It's my view that it is incumbent on journalists to keep coming up with good ideas for talking to us as everyone gets the same regulatory press releases. Journalists who repeatedly take a hostile view of us and don't report fairly are known to me and other heads of comms and there is remarkable consensus between us about who are the more reputable and thorough. Fact-checking is a casualty of journalists being too busy, but the newer crop are much, much younger and with less experience than the ones they have replaced.


We're under increasing pressure to get scoops, because the stories you print have to set you apart from the competition, including The Guardian's own online news service. Heads of media relations are using long-term relationships as a carrot to make you play down a story.The unspoken rule is that if you go ahead and print the story, then you're no longer going to be in the loop. You have this fantastic opportunity, but you can't afford to piss them off.

I usually deal with an external PR agency - such as Brunswick, Citigate or Financial Dynamics - but the methods even they use have become ever more sophisticated. They are expert at playing down bad news. I've had them deny a story, and when we've checked it out it emerges that everything the customer has told us (about a financial product) is true and worse.

You are never actually 'lied to', but you can be thoroughly misled. That sort of thing breeds a certain air of resentment.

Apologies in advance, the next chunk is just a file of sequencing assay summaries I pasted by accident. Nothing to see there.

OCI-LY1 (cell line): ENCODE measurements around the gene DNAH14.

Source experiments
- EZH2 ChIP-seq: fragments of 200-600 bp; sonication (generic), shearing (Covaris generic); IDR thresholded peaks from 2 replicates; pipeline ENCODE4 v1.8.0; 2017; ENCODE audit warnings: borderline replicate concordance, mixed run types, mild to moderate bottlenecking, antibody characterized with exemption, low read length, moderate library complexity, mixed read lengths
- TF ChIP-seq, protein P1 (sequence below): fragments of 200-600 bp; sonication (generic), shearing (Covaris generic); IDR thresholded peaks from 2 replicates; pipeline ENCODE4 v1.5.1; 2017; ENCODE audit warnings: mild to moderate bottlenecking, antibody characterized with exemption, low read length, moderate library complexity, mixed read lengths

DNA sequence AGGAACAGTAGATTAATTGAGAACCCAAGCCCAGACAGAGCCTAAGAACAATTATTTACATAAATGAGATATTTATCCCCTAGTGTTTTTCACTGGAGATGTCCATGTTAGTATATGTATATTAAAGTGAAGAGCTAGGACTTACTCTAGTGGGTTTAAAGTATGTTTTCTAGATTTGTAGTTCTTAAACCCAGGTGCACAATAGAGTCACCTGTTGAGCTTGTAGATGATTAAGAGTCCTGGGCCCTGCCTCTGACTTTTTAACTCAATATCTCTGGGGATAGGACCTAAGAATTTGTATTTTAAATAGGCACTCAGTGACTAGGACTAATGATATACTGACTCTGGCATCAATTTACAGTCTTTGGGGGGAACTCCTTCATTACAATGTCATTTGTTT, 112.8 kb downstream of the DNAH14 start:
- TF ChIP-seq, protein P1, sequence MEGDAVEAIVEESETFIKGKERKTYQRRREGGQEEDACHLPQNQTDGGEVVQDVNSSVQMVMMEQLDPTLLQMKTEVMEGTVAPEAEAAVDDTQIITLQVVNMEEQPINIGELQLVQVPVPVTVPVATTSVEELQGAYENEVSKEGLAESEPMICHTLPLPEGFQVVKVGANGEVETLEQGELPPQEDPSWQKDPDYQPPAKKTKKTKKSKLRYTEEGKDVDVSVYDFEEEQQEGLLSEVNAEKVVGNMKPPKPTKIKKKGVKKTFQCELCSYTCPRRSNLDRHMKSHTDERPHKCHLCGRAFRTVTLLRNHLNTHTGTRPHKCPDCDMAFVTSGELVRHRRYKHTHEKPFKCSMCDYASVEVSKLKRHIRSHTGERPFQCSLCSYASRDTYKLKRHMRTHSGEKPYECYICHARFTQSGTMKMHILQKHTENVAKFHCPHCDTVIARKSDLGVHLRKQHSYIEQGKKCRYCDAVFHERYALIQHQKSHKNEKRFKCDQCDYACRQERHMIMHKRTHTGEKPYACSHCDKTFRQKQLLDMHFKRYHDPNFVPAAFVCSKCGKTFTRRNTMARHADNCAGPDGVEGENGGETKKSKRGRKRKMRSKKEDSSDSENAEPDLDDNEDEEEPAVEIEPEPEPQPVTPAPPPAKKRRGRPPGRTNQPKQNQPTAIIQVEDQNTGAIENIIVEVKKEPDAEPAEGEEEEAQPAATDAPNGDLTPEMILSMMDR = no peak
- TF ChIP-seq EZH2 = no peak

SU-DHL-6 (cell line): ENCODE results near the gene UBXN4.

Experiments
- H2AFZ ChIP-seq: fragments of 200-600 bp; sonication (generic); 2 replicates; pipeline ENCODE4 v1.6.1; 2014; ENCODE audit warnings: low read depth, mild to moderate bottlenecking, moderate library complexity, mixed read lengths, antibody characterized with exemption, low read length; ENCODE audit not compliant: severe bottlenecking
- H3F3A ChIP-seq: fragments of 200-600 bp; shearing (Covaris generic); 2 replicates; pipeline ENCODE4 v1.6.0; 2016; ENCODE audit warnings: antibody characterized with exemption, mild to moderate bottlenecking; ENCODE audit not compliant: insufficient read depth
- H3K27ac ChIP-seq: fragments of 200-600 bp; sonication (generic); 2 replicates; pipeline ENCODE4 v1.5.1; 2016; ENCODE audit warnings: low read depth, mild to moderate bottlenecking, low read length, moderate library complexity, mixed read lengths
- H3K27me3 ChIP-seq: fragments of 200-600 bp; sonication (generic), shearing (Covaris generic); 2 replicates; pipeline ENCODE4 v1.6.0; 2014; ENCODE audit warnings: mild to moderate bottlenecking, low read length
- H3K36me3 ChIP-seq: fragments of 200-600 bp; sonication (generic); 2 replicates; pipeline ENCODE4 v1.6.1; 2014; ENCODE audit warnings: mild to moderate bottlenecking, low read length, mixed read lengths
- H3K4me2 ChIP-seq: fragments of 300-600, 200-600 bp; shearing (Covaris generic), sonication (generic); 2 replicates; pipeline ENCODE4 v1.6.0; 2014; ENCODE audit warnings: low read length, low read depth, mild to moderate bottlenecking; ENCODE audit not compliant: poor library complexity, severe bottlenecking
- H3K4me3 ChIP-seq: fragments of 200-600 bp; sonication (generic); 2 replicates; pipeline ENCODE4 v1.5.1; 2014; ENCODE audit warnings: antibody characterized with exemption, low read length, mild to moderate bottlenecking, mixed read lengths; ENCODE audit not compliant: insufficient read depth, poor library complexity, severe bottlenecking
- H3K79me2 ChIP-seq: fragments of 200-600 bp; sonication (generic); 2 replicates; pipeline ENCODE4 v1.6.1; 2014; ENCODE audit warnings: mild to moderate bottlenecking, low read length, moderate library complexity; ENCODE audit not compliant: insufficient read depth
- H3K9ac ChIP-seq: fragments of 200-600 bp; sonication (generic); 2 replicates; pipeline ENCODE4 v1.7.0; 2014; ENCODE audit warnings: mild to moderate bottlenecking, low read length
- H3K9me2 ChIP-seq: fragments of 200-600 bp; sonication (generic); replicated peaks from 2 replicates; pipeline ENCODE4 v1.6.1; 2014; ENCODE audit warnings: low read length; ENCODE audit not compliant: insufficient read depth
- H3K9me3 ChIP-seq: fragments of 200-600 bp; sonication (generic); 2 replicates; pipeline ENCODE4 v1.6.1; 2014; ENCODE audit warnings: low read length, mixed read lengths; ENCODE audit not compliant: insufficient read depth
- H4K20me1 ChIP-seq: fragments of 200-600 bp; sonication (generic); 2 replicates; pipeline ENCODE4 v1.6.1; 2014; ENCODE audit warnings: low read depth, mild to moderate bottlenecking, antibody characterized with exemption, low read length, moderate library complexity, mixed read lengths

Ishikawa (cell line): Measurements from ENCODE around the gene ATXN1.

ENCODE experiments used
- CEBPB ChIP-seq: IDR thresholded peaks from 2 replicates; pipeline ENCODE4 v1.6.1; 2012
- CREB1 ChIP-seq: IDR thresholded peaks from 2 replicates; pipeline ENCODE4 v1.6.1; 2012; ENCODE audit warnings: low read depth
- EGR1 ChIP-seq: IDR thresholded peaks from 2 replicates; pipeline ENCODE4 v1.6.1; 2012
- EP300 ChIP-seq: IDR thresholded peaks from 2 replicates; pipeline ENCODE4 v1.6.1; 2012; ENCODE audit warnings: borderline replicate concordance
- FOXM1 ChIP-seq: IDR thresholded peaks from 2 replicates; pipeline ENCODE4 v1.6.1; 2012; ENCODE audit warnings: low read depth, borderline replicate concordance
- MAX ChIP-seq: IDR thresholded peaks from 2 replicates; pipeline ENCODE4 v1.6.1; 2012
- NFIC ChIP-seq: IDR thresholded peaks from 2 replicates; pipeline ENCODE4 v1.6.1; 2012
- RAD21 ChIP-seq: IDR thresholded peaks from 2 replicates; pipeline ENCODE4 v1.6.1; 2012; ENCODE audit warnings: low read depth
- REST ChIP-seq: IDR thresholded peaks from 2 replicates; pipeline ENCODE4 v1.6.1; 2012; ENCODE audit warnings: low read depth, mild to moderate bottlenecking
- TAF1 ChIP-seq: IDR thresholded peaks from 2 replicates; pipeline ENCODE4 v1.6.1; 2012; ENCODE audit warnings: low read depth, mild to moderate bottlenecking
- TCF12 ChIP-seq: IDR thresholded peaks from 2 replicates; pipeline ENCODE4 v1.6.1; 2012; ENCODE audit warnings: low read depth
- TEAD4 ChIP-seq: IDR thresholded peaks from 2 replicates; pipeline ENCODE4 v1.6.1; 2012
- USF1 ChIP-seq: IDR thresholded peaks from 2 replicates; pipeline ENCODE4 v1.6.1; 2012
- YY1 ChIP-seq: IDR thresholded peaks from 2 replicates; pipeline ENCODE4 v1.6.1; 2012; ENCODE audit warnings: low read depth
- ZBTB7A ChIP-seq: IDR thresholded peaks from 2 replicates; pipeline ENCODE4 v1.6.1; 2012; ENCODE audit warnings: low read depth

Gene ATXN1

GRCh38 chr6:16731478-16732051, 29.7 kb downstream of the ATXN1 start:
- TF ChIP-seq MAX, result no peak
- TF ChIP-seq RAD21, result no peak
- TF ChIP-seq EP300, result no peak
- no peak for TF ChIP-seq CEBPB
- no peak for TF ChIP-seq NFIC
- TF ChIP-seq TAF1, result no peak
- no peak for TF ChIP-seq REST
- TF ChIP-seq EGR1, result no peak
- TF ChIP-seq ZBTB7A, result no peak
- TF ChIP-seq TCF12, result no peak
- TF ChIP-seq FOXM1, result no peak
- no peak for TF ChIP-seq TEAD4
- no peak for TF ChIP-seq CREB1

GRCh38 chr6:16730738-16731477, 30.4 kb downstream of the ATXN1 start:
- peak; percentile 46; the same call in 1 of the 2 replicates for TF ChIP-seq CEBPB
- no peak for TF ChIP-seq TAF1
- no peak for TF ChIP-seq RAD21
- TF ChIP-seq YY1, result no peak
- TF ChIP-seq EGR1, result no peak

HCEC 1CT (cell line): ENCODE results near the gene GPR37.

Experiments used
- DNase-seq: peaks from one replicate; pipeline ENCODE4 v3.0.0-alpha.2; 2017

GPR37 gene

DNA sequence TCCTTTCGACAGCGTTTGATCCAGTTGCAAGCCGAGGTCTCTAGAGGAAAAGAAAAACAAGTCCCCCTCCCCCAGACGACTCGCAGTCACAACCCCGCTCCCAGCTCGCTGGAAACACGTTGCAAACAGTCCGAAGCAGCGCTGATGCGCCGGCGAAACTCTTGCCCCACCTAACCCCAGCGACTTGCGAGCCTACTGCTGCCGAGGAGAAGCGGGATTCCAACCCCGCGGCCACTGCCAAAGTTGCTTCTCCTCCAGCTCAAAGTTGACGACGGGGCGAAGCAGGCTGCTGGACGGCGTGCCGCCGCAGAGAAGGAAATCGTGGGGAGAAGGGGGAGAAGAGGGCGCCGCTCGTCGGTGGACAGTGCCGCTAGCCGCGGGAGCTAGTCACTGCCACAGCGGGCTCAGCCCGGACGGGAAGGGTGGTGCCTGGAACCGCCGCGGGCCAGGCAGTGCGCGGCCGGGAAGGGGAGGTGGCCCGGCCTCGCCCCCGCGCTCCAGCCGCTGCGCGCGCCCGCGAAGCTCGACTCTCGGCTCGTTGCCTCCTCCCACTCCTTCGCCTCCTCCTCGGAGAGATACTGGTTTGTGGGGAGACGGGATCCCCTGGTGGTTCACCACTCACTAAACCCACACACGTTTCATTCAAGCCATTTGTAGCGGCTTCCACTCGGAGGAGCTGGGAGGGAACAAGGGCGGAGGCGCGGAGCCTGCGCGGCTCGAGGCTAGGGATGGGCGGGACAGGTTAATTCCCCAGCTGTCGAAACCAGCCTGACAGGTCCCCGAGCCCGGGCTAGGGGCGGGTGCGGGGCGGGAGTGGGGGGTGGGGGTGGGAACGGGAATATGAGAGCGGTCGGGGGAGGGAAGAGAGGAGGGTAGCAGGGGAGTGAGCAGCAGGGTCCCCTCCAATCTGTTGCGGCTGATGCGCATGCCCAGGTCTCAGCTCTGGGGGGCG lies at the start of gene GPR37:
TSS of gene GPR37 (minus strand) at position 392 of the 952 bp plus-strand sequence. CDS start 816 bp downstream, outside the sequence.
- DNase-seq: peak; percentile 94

I started my job at BA the day after 9/11, and since then it's been one crisis after another. We've had the Asian flu epidemic Sars, foot-and-mouth - which affected tourism to the UK - and there's been high and volatile oil prices, which affects profitability. But we've got a very media-savvy CEO, a strong press office and an excellent relationship with the press, and we make ourselves available to the media out of hours, evenings and on weekends.

Press relations is a two-way street. You've got to have trust on both sides. We get around 3,000 articles written about us in the course of a year, and I can count on the fingers of one hand those we took umbrage at. I have always found journalists to be professional, hard-working and calm under pressure. No other country the size of the UK has such a highly developed media industry and the breadth and quality of journalism. It's incredibly competitive in the UK and there's a huge demand for stories.


Business stories are moving up the book to the main news pages. Our readers are employed by companies and they have pensions invested by companies, so they want to find out what they're up to. But it's the CEO rather than the head of media relations who determines the sort of coverage a company gets. Your CEO has to be accessible and open if you are to have a positive press.